Rhinoplasty (Nose Job): Basics and Potential Complications
Rhinoplasty (commonly known as a nose job) is an aesthetic surgery to change the form of the nose. It is one of the most challenging procedures in plastic surgery. The surgery may be carried out for a number of reasons such as changing the size or shape of a nose if a person is unhappy with it, repairing a damaged nose, or correcting functional problems. If surgery is only performed on the wall inside the nose called nasal septum to correct breathing problems, it is commonly referred to as septoplasty, while the term septorhinoplasty is used for a combination of septoplasty and rhinoplasty.
Reconstructive rhinoplasty surgery to rebuild the nose can also be performed on a severely damaged nose where part of the nose or the entire nose has been lost. This may be the result of trauma such as a road accident or when nasal tissue affected by a disease such as cancer had to be removed.
For those who are considering rhinoplasty it is worth knowing a little bit about the structure of the nose to help them understand the ideas behind changing its shape.
The nose is made up of bone at the top (known as bridge) lying between the eyes. Lower down is cartilage, which is the part of the nose that moves when held by a handkerchief. Covering this framework are the soft tissues including muscles, connective tissue, fat, inner lining and skin. The whole arrangement is shaped rather like a pyramid. Plastic surgeons regard the nose as being divided into visible or ‘aesthetic’ units when planning the individual’s surgery.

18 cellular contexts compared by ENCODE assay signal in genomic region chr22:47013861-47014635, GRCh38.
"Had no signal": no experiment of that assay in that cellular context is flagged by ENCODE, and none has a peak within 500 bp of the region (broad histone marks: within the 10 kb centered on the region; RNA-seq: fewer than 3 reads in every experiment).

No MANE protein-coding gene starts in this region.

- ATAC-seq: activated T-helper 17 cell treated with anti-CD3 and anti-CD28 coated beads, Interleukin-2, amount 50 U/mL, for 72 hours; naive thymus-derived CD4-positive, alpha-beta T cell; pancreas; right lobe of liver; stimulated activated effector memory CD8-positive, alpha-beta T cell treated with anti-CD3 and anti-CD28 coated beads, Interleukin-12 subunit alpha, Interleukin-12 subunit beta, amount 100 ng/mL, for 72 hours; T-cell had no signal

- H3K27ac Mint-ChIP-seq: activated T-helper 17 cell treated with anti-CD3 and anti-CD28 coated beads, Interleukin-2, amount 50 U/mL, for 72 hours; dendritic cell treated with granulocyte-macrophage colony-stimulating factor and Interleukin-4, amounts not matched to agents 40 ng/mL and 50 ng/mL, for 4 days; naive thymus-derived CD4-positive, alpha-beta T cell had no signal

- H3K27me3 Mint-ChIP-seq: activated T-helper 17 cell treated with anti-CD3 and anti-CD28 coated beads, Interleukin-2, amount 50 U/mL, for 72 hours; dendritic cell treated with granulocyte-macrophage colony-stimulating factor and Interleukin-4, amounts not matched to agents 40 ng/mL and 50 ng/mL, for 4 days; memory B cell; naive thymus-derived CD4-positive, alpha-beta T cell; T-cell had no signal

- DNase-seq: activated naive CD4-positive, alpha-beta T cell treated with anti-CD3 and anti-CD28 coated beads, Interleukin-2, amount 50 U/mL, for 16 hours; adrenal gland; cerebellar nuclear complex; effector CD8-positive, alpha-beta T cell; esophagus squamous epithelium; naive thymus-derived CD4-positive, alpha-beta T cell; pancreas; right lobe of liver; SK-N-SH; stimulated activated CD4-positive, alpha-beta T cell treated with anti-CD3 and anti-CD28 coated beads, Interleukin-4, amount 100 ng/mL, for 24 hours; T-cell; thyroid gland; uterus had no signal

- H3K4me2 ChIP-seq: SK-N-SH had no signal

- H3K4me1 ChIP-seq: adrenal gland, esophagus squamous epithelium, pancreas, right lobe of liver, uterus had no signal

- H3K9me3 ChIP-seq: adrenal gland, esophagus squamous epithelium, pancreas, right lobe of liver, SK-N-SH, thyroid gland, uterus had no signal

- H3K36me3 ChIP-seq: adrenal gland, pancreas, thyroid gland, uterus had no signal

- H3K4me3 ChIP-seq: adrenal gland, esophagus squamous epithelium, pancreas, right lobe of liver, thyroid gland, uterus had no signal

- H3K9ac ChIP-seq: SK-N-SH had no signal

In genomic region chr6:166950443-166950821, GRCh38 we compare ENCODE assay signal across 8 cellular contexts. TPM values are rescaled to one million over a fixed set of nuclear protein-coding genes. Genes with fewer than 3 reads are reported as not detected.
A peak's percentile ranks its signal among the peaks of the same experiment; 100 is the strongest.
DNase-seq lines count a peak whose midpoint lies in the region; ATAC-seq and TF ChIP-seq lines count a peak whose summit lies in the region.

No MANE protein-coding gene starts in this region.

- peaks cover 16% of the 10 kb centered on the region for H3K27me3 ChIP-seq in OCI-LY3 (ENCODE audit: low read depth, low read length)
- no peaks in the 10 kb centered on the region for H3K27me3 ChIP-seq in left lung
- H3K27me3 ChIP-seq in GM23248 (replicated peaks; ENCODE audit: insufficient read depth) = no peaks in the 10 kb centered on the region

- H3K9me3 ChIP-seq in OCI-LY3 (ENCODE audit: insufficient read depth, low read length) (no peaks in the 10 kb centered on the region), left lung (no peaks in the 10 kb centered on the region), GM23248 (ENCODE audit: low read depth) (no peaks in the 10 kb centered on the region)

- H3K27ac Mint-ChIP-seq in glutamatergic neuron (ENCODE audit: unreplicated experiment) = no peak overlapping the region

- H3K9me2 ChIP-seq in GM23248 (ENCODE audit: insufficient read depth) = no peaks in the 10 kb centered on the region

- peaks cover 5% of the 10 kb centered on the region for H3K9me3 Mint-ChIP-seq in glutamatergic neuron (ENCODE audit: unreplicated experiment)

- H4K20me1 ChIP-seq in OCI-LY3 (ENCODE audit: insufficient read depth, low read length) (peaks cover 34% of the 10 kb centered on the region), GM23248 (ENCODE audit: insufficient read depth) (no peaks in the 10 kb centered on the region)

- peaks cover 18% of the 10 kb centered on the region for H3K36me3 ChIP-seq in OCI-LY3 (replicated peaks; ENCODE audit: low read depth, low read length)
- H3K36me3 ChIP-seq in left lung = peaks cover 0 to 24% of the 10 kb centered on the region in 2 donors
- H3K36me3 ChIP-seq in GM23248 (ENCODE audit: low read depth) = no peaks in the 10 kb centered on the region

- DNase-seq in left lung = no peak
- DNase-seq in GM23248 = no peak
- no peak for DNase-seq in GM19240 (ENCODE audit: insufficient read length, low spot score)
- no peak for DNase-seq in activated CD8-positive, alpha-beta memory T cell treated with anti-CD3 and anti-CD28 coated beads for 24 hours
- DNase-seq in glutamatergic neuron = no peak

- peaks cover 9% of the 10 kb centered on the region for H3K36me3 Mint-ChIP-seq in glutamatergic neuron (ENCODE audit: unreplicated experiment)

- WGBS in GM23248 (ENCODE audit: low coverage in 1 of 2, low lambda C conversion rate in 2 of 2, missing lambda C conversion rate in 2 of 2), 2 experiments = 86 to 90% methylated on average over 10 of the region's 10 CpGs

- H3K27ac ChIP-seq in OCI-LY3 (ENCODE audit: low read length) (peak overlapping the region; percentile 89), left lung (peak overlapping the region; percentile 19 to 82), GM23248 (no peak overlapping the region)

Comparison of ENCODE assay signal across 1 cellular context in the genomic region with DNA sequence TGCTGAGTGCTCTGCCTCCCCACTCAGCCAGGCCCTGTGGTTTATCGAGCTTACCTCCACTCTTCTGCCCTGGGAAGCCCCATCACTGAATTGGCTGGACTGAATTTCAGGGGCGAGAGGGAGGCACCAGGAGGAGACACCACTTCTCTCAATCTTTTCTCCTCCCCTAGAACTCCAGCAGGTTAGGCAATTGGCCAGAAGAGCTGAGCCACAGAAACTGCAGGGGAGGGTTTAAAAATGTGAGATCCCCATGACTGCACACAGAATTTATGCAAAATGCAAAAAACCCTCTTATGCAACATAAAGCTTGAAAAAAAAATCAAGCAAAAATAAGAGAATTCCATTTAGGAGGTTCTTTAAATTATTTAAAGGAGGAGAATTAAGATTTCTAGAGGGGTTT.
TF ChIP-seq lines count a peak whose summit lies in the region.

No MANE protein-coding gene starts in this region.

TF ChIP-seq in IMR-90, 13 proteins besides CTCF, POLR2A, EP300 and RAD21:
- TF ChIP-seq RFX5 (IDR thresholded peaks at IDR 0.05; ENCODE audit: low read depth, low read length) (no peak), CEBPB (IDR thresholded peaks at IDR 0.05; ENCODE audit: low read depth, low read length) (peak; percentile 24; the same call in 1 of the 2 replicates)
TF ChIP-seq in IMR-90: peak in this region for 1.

Reasons for Having Rhinoplasty
There are two main reasons why people consider rhinoplasty – cosmetic and medical. Some people are unhappy with the appearance of their nose, including those who may have damaged their nose in an accident and want to correct it. Others are having problems with breathing. This surgery would usually just be a realignment of the nasal septum (known as septoplasty) but it can be combined with a complete rhinoplasty, if necessary. Hence, the most common reasons for requesting rhinoplasty are to correct:
- Large nose
- Unrefined nasal tip
- Dorsal hump (a ‘beaked’ nose)
- Change an ethnic nose
What Is Done in a Rhinoplasty?
Rhinoplasty surgery is performed either as closed rhinoplasty, in which cuts are made only inside the nose, or as open rhinoplasty, in which an incision is also made across the bottom part of the nasal septum, allowing the nose to be externalised. The decision, which of the two techniques to use, is partly the surgeon’s preference but for complex nasal tip work the open technique is preferred. Once the nasal framework is exposed to reveal the cartilage bone that makes up the nasal pyramid, alterations can be made. These include: